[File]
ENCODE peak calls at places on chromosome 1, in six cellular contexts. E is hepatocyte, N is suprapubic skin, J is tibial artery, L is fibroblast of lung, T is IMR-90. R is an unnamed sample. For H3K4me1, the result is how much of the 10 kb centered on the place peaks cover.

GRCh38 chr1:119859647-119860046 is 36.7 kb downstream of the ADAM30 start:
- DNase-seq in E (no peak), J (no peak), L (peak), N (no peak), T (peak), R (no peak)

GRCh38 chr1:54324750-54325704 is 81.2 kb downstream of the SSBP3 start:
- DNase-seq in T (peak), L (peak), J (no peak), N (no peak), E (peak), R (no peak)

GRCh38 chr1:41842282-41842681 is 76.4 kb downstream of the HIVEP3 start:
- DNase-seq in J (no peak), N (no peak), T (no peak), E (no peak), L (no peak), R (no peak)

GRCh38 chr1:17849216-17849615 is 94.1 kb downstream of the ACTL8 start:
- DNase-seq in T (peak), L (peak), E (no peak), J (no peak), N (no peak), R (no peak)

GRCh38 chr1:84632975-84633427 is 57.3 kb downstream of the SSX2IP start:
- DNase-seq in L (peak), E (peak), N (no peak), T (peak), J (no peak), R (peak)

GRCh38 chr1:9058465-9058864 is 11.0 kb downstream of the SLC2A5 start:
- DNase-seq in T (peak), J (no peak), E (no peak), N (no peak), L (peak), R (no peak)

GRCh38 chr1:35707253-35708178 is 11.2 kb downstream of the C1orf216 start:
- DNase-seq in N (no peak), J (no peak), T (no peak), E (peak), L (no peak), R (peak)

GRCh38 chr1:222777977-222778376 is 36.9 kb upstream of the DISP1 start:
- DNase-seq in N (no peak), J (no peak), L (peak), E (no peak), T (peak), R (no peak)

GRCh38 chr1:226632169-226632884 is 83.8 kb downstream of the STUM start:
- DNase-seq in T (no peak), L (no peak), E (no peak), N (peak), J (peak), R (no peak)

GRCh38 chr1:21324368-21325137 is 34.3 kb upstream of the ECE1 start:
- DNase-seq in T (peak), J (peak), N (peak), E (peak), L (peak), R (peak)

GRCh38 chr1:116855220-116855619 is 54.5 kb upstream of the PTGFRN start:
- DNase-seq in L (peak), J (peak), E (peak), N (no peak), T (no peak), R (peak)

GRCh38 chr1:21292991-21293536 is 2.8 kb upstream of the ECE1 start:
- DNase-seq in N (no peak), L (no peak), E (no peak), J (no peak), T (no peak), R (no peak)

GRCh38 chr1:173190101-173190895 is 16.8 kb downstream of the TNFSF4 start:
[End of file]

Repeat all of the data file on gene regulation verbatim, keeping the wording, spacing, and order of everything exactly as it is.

ENCODE peak calls at places on chromosome 1, in six cellular contexts. E is hepatocyte, N is suprapubic skin, J is tibial artery, L is fibroblast of lung, T is IMR-90. R is an unnamed sample. For H3K4me1, the result is how much of the 10 kb centered on the place peaks cover.

GRCh38 chr1:119859647-119860046 is 36.7 kb downstream of the ADAM30 start:
- DNase-seq in E (no peak), J (no peak), L (peak), N (no peak), T (peak), R (no peak)

GRCh38 chr1:54324750-54325704 is 81.2 kb downstream of the SSBP3 start:
- DNase-seq in T (peak), L (peak), J (no peak), N (no peak), E (peak), R (no peak)

GRCh38 chr1:41842282-41842681 is 76.4 kb downstream of the HIVEP3 start:
- DNase-seq in J (no peak), N (no peak), T (no peak), E (no peak), L (no peak), R (no peak)

GRCh38 chr1:17849216-17849615 is 94.1 kb downstream of the ACTL8 start:
- DNase-seq in T (peak), L (peak), E (no peak), J (no peak), N (no peak), R (no peak)

GRCh38 chr1:84632975-84633427 is 57.3 kb downstream of the SSX2IP start:
- DNase-seq in L (peak), E (peak), N (no peak), T (peak), J (no peak), R (peak)

GRCh38 chr1:9058465-9058864 is 11.0 kb downstream of the SLC2A5 start:
- DNase-seq in T (peak), J (no peak), E (no peak), N (no peak), L (peak), R (no peak)

GRCh38 chr1:35707253-35708178 is 11.2 kb downstream of the C1orf216 start:
- DNase-seq in N (no peak), J (no peak), T (no peak), E (peak), L (no peak), R (peak)

GRCh38 chr1:222777977-222778376 is 36.9 kb upstream of the DISP1 start:
- DNase-seq in N (no peak), J (no peak), L (peak), E (no peak), T (peak), R (no peak)

GRCh38 chr1:226632169-226632884 is 83.8 kb downstream of the STUM start:
- DNase-seq in T (no peak), L (no peak), E (no peak), N (peak), J (peak), R (no peak)

GRCh38 chr1:21324368-21325137 is 34.3 kb upstream of the ECE1 start:
- DNase-seq in T (peak), J (peak), N (peak), E (peak), L (peak), R (peak)

GRCh38 chr1:116855220-116855619 is 54.5 kb upstream of the PTGFRN start:
- DNase-seq in L (peak), J (peak), E (peak), N (no peak), T (no peak), R (peak)

GRCh38 chr1:21292991-21293536 is 2.8 kb upstream of the ECE1 start:
- DNase-seq in N (no peak), L (no peak), E (no peak), J (no peak), T (no peak), R (no peak)

GRCh38 chr1:173190101-173190895 is 16.8 kb downstream of the TNFSF4 start: